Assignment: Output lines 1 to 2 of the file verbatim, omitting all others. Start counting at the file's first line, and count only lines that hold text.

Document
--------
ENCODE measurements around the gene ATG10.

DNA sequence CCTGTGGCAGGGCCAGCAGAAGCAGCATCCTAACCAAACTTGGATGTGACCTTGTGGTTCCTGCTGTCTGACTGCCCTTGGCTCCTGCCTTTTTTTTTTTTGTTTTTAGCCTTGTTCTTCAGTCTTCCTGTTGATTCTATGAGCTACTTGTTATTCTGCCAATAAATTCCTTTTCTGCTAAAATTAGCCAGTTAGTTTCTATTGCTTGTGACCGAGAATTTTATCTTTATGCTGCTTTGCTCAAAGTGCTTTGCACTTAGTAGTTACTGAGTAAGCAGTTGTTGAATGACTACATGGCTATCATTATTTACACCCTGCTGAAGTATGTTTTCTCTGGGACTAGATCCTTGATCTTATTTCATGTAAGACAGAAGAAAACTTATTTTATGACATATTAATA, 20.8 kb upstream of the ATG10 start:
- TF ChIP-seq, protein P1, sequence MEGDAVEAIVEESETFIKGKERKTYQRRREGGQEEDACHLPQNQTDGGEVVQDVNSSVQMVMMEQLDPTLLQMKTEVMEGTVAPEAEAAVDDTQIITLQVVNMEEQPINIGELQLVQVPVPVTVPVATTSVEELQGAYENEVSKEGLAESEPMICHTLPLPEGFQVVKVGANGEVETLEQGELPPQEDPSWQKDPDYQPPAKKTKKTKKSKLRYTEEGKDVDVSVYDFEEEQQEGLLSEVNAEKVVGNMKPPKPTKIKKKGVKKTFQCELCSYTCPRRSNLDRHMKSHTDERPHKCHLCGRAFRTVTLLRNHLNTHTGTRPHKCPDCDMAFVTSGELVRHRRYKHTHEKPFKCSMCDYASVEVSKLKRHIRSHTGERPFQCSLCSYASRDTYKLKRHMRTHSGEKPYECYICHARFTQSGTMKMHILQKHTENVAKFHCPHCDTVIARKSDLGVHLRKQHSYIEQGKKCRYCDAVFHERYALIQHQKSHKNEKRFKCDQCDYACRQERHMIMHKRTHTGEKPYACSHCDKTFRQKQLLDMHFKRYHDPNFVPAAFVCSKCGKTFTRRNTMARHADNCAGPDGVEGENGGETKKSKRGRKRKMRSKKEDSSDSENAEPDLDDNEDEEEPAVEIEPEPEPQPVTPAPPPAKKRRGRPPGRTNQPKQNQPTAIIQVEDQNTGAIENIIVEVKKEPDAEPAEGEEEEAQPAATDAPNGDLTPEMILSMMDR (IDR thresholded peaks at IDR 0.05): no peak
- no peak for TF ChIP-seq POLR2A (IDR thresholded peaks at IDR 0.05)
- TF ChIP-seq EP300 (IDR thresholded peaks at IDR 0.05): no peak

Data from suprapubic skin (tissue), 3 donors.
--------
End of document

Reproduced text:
ENCODE measurements around the gene ATG10.

DNA sequence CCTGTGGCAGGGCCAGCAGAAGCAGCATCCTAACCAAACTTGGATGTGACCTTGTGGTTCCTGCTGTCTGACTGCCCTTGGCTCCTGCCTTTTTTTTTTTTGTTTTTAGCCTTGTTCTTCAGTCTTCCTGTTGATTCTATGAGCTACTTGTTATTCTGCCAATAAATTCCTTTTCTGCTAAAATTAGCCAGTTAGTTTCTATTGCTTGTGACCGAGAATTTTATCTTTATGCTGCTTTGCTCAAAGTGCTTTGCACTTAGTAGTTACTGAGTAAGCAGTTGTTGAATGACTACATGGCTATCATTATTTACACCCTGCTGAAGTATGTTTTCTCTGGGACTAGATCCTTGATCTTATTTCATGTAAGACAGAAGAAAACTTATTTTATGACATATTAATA, 20.8 kb upstream of the ATG10 start: